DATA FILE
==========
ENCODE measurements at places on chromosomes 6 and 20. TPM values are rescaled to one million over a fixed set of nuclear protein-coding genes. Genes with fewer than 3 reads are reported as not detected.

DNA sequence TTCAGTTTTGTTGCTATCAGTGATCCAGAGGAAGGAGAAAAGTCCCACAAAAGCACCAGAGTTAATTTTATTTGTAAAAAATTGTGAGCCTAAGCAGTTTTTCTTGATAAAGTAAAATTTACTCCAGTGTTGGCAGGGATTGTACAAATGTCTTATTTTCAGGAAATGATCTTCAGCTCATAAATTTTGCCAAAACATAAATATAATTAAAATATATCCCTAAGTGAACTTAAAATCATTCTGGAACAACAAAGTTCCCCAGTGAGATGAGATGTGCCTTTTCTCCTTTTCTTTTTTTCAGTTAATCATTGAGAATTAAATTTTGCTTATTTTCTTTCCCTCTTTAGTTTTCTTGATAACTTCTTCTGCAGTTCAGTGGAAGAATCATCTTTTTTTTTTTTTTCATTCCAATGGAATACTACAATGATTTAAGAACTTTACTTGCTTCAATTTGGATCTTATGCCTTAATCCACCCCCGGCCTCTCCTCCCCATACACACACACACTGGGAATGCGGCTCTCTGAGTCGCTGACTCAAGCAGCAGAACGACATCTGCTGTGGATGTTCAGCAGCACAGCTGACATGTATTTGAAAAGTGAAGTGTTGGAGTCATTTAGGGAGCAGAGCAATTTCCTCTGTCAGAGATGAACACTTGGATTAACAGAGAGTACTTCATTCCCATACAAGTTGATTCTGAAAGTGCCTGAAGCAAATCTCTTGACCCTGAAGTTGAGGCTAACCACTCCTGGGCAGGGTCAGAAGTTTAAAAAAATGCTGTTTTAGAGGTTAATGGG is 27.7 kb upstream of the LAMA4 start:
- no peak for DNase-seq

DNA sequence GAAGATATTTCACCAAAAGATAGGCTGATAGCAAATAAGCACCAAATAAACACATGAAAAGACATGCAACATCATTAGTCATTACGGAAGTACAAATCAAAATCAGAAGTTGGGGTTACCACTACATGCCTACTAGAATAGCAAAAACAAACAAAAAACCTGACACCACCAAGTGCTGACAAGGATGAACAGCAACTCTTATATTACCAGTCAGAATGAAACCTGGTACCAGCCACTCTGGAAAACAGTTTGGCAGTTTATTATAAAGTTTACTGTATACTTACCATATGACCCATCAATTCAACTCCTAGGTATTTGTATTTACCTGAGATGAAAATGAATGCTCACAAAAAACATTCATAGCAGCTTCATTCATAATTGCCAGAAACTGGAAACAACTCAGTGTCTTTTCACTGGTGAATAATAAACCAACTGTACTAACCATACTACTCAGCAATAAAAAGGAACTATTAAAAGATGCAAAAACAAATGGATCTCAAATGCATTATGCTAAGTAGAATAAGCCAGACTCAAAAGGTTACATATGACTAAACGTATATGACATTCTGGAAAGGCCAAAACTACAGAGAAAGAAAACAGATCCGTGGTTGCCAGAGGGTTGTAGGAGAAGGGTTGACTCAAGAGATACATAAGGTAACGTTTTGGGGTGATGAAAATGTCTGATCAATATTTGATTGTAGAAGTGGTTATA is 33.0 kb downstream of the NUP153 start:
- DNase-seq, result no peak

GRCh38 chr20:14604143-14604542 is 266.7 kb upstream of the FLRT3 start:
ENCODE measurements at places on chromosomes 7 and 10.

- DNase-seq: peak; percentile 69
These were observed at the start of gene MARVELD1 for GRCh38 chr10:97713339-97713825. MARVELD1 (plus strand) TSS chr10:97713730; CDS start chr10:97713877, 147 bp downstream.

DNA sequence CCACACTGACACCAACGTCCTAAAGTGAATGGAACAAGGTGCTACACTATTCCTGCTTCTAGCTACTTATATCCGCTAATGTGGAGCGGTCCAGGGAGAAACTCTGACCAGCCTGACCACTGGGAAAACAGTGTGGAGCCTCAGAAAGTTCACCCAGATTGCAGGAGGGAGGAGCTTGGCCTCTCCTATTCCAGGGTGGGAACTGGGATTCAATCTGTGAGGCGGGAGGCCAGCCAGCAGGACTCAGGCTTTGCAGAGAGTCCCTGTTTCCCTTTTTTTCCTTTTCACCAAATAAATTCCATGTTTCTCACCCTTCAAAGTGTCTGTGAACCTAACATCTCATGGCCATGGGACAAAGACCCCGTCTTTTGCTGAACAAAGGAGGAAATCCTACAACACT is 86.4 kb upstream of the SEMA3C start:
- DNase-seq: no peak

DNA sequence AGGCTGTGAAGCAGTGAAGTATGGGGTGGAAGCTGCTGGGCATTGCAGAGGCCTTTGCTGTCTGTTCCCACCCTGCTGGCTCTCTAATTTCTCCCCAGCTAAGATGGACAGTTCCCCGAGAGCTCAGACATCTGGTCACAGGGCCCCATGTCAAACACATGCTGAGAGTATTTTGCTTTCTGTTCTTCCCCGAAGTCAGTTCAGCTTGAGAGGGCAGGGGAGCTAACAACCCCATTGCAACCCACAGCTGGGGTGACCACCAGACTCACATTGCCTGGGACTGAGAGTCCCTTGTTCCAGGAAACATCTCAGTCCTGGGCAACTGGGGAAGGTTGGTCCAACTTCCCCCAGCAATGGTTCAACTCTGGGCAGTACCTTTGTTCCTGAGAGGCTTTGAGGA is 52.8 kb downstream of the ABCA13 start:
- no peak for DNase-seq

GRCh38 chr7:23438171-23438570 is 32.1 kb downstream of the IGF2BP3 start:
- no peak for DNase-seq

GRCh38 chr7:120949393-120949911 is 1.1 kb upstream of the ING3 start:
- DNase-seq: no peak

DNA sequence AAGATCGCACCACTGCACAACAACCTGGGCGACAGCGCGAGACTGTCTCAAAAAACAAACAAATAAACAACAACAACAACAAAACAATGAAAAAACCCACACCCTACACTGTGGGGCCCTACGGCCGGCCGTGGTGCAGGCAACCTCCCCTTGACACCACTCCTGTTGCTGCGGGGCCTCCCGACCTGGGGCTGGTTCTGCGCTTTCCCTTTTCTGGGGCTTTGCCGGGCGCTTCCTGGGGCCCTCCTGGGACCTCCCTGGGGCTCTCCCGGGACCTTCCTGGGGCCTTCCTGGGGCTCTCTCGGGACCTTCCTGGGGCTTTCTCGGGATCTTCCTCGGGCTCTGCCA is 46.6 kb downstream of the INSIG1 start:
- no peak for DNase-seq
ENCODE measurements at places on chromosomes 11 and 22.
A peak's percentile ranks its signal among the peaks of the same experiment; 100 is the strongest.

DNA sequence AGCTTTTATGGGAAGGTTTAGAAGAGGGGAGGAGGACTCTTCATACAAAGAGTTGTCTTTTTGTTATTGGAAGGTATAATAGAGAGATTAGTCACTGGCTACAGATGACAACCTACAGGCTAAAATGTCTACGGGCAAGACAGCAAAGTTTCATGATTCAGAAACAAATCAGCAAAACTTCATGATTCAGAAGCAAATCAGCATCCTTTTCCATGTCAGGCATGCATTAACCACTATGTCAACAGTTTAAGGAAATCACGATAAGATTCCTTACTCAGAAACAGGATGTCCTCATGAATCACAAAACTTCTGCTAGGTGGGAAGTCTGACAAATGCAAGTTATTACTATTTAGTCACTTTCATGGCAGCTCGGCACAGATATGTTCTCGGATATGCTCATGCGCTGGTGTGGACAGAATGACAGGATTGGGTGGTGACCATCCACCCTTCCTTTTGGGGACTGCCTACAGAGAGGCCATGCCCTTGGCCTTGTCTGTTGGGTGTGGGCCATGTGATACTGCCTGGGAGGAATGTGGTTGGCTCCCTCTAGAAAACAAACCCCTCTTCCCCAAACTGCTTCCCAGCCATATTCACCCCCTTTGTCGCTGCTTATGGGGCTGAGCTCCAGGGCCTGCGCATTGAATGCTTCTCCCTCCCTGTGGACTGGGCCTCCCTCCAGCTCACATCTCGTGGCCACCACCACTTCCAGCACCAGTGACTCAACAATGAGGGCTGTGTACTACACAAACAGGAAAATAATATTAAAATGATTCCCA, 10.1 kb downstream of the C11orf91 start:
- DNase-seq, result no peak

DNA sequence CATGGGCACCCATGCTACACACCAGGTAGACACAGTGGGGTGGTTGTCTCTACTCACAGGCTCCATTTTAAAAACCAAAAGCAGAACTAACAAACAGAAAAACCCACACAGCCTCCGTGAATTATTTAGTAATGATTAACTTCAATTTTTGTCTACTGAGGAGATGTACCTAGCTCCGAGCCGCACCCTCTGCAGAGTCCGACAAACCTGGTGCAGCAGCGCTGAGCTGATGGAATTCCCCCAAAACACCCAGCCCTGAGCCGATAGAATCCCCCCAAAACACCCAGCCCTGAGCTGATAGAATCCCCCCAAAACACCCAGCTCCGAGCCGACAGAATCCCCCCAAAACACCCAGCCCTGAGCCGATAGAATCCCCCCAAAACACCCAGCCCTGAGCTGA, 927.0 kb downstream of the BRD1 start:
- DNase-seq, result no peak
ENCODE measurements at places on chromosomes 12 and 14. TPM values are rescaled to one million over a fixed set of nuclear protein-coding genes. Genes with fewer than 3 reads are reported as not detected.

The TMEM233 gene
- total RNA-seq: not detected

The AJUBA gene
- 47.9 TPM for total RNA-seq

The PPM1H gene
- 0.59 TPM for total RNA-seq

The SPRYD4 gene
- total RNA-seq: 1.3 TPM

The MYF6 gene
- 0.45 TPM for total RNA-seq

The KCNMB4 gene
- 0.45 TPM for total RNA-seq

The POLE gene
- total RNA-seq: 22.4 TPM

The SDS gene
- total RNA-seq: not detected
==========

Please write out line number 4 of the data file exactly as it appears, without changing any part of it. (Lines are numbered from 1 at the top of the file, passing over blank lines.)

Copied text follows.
DNA sequence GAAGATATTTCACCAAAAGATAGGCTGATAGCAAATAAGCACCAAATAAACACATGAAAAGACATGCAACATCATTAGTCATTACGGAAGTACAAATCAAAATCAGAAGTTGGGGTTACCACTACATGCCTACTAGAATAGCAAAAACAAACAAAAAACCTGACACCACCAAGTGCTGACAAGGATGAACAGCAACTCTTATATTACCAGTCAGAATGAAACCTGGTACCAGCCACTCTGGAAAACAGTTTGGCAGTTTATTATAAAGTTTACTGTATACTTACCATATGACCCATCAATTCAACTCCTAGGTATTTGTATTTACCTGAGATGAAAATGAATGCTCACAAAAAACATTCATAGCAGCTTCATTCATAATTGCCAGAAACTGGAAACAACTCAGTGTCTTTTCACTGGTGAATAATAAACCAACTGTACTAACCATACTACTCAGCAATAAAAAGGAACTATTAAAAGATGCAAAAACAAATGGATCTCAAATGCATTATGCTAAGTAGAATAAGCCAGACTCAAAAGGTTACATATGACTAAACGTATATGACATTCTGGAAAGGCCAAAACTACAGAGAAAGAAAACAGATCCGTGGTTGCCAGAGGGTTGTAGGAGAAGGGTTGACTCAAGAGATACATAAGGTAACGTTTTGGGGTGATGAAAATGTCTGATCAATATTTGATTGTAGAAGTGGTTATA is 33.0 kb downstream of the NUP153 start: